Microfluidics and Nanofluidics

, Volume 3, Issue 4, pp 473–484

Slip flow in non-circular microchannels

Research Paper

DOI: 10.1007/s10404-006-0141-4

Cite this article as:
Duan, Z. & Muzychka, Y.S. Microfluid Nanofluid (2007) 3: 473. doi:10.1007/s10404-006-0141-4

Abstract

Microscale fluid dynamics has received intensive interest due to the emergence of Micro-Electro-Mechanical Systems (MEMS) technology. When the mean free path of the gas is comparable to the channel’s characteristic dimension, the continuum assumption is no longer valid and a velocity slip may occur at the duct walls. Non-circular cross sections are common channel shapes that can be produced by microfabrication. The non-circular microchannels have extensive practical applications in MEMS. Slip flow in non-circular microchannels has been examined and a simple model is proposed to predict the friction factor and Reynolds product fRe for slip flow in most non-circular microchannels. Through the selection of a characteristic length scale, the square root of cross-sectional area, the effect of duct shape has been minimized. The developed model has an accuracy of 10% for most common duct shapes. The developed model may be used to predict mass flow rate and pressure distribution of slip flow in non-circular microchannels.

Keywords

Slip flowMicrochannelsNon-circularPressure distribution

List of symbols

A

flow area (m2)

a

major semi-axis of ellipse or rectangle (m)

a

base width of a trapezoidal or double-trapezoidal duct (m)

b

minor semi-axis of ellipse or rectangle (m)

b

height of a trapezoidal or double-trapezoidal duct (m)

c

half focal length of ellipse (m)

c

short side of a trapezoidal or double-trapezoidal duct (m)

Dh

hydraulic diameter = 4A/P

E(e)

complete elliptical integral of the second kind

e

eccentricity \(={{\sqrt{1 - {b^{2}} \mathord{\left/ {\vphantom {{b^{2}} {a^{2}}}} \right. \kern-\nulldelimiterspace} {a^{2}}}}}\)

f

Fanning friction factor \(={\tau /{\left({\tfrac{1}{2}\rho \bar{u}^{2}} \right)}}\)

Kn

Knudsen number \({=\lambda \mathord{\left/{\vphantom {\lambda {\ell}}} \right. \kern-\nulldelimiterspace} {\ell}}\)

Kn*

modified Knudsen number =Kn(2−σ)/σ

L

channel length (m)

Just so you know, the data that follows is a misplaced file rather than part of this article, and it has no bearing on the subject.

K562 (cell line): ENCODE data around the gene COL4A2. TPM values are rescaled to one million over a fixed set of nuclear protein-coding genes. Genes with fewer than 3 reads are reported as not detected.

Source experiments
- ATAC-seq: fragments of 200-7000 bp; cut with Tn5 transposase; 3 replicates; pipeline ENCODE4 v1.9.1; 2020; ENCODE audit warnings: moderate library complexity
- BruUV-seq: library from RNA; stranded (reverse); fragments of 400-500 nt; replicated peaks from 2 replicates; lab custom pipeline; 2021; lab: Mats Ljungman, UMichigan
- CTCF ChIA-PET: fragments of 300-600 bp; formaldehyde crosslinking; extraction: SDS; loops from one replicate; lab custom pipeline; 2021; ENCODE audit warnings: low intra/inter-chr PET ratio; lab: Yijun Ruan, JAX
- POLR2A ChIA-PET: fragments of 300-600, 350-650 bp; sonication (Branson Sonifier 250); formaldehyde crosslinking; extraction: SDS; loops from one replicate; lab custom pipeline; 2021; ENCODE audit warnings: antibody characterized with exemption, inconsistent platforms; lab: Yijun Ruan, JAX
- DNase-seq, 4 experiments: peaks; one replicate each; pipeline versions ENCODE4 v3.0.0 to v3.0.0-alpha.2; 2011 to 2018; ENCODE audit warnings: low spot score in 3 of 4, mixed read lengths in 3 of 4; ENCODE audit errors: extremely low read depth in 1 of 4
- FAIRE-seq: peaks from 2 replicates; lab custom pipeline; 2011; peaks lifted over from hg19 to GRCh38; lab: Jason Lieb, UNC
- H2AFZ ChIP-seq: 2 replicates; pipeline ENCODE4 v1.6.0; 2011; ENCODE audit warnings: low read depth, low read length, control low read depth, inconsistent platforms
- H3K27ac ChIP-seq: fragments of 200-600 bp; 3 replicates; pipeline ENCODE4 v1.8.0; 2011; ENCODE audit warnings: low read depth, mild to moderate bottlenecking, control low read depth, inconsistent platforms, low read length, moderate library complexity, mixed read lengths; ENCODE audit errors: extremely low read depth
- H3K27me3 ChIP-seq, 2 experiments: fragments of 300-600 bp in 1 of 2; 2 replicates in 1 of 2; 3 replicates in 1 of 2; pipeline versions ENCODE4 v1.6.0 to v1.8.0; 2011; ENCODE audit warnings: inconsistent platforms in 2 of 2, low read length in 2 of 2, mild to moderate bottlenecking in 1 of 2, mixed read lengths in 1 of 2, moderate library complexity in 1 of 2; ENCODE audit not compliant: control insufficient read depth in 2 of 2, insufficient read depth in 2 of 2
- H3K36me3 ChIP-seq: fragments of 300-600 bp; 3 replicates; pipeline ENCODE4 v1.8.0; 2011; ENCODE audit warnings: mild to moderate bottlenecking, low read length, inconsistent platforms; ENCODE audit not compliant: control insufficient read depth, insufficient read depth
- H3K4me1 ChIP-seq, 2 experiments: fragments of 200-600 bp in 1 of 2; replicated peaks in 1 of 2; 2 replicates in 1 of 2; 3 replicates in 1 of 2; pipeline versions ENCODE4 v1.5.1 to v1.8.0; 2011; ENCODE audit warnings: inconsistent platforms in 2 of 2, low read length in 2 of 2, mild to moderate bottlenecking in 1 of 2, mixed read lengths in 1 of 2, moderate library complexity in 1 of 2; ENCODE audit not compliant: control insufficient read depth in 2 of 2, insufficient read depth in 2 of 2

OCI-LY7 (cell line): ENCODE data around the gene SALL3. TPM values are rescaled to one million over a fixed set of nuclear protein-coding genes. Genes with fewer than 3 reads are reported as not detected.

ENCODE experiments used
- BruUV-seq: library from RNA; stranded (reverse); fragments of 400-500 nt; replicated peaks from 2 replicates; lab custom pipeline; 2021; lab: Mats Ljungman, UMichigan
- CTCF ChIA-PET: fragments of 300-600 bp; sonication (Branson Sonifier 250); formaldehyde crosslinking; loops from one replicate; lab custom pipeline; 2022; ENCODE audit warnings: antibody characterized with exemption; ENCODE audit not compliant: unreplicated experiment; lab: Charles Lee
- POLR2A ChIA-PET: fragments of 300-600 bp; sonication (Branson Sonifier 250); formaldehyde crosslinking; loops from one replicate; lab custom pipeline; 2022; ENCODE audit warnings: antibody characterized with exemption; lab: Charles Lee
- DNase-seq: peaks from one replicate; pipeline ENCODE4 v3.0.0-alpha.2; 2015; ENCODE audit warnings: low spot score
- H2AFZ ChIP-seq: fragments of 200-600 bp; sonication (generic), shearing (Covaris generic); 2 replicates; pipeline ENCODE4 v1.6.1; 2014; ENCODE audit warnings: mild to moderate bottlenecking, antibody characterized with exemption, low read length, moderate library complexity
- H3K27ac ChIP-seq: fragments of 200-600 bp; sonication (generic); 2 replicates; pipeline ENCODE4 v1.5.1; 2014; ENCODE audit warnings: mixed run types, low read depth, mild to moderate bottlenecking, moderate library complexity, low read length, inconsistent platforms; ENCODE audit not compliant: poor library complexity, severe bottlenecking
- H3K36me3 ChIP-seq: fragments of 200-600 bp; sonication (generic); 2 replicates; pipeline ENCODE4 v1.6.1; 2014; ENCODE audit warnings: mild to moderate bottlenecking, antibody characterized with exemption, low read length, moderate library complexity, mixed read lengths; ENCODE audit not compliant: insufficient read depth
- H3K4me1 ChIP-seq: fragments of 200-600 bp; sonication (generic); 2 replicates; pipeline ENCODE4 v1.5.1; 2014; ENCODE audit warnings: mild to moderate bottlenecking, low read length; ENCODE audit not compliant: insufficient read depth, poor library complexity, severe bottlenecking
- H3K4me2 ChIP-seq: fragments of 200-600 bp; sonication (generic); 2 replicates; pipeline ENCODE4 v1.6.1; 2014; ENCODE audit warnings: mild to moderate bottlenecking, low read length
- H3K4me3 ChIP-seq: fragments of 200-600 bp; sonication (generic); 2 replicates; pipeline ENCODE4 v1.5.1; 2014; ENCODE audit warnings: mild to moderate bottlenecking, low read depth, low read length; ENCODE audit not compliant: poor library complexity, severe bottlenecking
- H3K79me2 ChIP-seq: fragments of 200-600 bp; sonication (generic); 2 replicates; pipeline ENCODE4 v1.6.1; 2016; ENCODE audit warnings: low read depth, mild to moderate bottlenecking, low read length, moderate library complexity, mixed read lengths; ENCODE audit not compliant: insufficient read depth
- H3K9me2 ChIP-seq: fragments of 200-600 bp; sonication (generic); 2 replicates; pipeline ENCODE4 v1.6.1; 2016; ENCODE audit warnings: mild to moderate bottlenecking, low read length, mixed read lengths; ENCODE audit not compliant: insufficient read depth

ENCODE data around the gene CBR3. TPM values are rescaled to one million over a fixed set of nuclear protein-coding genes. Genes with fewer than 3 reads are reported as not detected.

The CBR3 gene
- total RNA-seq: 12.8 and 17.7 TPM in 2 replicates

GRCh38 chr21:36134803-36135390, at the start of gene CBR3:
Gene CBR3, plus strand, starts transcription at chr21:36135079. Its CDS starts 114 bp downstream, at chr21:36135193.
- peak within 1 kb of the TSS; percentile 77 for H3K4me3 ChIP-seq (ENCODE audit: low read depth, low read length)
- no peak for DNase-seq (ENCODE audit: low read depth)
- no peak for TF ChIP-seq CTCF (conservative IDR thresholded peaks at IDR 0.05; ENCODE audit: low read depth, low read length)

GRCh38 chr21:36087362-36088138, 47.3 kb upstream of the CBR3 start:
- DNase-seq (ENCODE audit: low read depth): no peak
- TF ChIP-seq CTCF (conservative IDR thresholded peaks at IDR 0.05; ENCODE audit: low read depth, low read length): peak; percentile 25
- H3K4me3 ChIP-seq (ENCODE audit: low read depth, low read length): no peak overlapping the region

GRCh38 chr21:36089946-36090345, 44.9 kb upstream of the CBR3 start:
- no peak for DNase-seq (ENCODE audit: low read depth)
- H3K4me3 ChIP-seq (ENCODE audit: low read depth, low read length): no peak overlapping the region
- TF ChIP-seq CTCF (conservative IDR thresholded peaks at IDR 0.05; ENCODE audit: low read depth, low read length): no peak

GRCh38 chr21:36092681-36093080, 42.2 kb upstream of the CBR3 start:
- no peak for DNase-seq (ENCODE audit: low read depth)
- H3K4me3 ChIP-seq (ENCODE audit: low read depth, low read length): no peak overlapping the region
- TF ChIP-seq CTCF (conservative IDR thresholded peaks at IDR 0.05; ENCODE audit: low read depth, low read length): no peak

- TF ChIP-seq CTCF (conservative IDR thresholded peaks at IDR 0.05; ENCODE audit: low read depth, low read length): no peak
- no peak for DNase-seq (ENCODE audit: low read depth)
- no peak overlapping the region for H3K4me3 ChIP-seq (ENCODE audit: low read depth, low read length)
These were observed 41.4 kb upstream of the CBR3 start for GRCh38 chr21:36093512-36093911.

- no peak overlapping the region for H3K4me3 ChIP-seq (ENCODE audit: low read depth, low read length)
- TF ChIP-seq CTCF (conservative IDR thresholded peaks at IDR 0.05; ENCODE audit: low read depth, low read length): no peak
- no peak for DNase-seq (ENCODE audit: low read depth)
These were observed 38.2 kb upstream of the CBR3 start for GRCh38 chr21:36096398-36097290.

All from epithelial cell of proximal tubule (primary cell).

L+

dimensionless channel length \({=L \mathord{\left/ {\vphantom {L {D_{h} {Re}}}} \right. \kern-\nulldelimiterspace} {D_{\rm h} {Re}}_{{D_{\rm h}}}}\)

arbitrary length scale

Ma

Mach number = u/Vs

\({\dot{m}}\)

mass flow rate (kg/s)

P

perimeter (m)

Po

Poiseuille number, \({={\bar{\tau}{\kern 1pt} {\ell}} \mathord{\left/ {\vphantom {{\bar{\tau}{\kern 1pt} {\ell}} {\mu {\kern 1pt} \bar{u}}}} \right. \kern-\nulldelimiterspace} {\mu {\kern 1pt} \bar{u}}}\)

p

pressure \({N \mathord{\left/{\vphantom {{\rm N} {{\rm m}^{2}}}} \right. \kern-\nulldelimiterspace} {m^{2}}}\)

R

specific gas constant \({J \mathord{\left/ {\vphantom {{\rm J} {{\rm kg}{\kern 1pt} K}}} \right. \kern-\nulldelimiterspace} {kg{\kern 1pt} K}}\)

Re

Reynolds number = \({{\ell}\bar{u}/\nu}\)

r

dimensionless radius ratio = ri/ro

ri

inner radius of a concentric duct (m)

ro

outer radius of a concentric duct (m)

T

temperature (K)

U

velocity scale (m/s)

u

velocity (m/s)

\({\bar{u}}\)

average velocity (m/s)

Vs

speed of sound \({={\sqrt{\gamma RT}}}\)

Xn

function of x/a

x, y

Cartesian coordinates (m)

z

coordinate in flow direction (m)

Greek symbols

α

constants

γ

ratio of specific heats

δn

eigenvalues

ε

aspect ratio =b/a

η, ψ, z

elliptic cylinder coordinates

η0

parameter of elliptic cylinder coordinates

λ

molecular mean free path (m)

μ

dynamic viscosity \({{N{\kern 1pt} s} \mathord{\left/ {\vphantom {{{\rm N}{\kern 1pt} {\rm s}} {{\rm m}^{2}}}} \right. \kern-\nulldelimiterspace} {m^{2}}}\)

ν

kinematic viscosity (m2/s)

σ

tangential momentum accommodation coefficient

τ

wall shear stress \({{N{\kern 1pt}} \mathord{\left/ {\vphantom {{{\rm N}{\kern 1pt}} {{\rm m}^{2}}}} \right. \kern-\nulldelimiterspace} {m^{2}}}\)

Φ

half angle rad

Subscripts

\({{\sqrt{A}}}\)

based upon the square root of flow area

c

continuum

Dh

based upon the hydraulic diameter

i

inlet

based upon the arbitrary length ℓ

o

outlet

Superscripts

E

ellipse

R

rectangle

Copyright information

© Springer-Verlag 2006

Authors and Affiliations

  1. 1.Faculty of Engineering and Applied ScienceMemorial University of NewfoundlandSt. John‘sCanada